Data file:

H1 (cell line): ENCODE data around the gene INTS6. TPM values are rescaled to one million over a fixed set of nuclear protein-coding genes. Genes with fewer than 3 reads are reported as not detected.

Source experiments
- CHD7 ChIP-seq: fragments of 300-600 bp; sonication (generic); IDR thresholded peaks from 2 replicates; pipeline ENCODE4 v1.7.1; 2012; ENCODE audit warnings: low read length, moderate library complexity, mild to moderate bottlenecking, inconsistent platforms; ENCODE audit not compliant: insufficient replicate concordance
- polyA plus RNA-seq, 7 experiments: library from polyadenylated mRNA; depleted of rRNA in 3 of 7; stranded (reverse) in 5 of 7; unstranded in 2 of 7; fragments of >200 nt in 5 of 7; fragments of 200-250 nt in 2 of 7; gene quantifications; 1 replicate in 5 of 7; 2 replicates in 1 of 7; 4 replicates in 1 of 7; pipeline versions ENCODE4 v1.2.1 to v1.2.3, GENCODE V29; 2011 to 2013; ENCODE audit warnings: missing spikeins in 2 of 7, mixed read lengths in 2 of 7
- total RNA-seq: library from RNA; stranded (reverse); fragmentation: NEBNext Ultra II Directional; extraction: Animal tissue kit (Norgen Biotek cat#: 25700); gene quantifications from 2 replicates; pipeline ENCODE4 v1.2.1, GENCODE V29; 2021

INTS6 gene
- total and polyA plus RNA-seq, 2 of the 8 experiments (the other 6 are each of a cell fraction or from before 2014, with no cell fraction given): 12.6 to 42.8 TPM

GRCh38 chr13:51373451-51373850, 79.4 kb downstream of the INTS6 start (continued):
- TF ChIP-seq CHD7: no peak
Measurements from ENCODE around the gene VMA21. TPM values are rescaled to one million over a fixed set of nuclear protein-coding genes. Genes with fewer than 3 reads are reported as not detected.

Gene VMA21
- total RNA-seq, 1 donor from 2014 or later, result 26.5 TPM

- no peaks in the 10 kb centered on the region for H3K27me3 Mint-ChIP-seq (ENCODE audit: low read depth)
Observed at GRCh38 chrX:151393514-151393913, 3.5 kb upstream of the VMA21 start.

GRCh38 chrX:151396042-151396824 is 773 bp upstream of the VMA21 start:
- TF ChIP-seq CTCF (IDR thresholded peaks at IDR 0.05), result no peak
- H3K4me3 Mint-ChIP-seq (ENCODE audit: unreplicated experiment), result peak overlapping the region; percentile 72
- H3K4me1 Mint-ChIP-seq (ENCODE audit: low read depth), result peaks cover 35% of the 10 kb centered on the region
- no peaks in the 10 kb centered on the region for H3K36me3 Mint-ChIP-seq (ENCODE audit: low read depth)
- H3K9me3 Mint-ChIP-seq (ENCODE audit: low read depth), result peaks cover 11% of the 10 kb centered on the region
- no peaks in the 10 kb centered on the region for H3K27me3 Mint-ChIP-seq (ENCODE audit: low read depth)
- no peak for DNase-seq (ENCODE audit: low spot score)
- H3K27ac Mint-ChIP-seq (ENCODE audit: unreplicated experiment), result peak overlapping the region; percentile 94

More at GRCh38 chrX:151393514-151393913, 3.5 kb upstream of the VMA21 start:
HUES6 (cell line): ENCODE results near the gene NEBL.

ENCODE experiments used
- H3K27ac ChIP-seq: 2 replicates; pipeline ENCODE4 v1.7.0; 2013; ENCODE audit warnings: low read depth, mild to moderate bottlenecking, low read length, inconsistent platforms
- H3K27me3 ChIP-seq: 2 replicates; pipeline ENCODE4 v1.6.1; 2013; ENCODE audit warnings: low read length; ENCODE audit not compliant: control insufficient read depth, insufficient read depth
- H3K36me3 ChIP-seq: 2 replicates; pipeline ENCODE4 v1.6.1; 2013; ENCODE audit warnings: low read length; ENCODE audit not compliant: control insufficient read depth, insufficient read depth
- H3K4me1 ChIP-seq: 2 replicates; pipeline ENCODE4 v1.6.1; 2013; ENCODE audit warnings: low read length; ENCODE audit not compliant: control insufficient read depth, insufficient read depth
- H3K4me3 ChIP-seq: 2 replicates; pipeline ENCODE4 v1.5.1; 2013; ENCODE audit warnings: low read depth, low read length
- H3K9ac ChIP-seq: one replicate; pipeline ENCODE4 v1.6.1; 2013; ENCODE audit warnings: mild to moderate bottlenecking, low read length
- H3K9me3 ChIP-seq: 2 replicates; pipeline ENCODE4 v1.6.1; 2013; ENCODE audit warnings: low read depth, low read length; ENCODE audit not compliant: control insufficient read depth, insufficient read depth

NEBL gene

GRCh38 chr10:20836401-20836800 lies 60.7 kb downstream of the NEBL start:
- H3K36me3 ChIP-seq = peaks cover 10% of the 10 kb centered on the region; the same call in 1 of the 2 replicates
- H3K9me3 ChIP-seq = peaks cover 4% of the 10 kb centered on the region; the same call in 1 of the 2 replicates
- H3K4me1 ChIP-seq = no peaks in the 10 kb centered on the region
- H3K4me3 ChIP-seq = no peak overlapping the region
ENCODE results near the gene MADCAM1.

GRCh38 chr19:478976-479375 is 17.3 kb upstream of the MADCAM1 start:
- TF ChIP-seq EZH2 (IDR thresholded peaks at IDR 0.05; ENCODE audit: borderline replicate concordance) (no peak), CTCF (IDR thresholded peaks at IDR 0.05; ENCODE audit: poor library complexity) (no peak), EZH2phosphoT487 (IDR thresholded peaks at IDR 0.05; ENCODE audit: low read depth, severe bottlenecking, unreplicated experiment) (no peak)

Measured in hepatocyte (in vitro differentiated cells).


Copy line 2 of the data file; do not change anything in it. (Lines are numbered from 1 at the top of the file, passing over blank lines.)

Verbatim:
Source experiments